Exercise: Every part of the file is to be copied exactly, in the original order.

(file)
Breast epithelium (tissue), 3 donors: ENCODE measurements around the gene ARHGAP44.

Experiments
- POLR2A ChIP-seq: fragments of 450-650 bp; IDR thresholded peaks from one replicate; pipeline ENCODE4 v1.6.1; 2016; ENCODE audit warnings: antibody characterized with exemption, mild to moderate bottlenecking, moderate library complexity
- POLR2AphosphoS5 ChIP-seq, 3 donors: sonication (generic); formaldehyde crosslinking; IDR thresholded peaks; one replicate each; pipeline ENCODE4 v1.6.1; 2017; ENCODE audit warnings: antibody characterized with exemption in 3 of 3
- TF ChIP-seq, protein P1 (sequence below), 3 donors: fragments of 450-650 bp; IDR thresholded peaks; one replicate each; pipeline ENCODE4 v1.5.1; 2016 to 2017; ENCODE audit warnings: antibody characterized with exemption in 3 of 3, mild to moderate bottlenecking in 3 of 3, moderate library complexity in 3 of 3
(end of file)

Breast epithelium (tissue), 3 donors: ENCODE measurements around the gene ARHGAP44.

Experiments
- POLR2A ChIP-seq: fragments of 450-650 bp; IDR thresholded peaks from one replicate; pipeline ENCODE4 v1.6.1; 2016; ENCODE audit warnings: antibody characterized with exemption, mild to moderate bottlenecking, moderate library complexity
- POLR2AphosphoS5 ChIP-seq, 3 donors: sonication (generic); formaldehyde crosslinking; IDR thresholded peaks; one replicate each; pipeline ENCODE4 v1.6.1; 2017; ENCODE audit warnings: antibody characterized with exemption in 3 of 3
- TF ChIP-seq, protein P1 (sequence below), 3 donors: fragments of 450-650 bp; IDR thresholded peaks; one replicate each; pipeline ENCODE4 v1.5.1; 2016 to 2017; ENCODE audit warnings: antibody characterized with exemption in 3 of 3, mild to moderate bottlenecking in 3 of 3, moderate library complexity in 3 of 3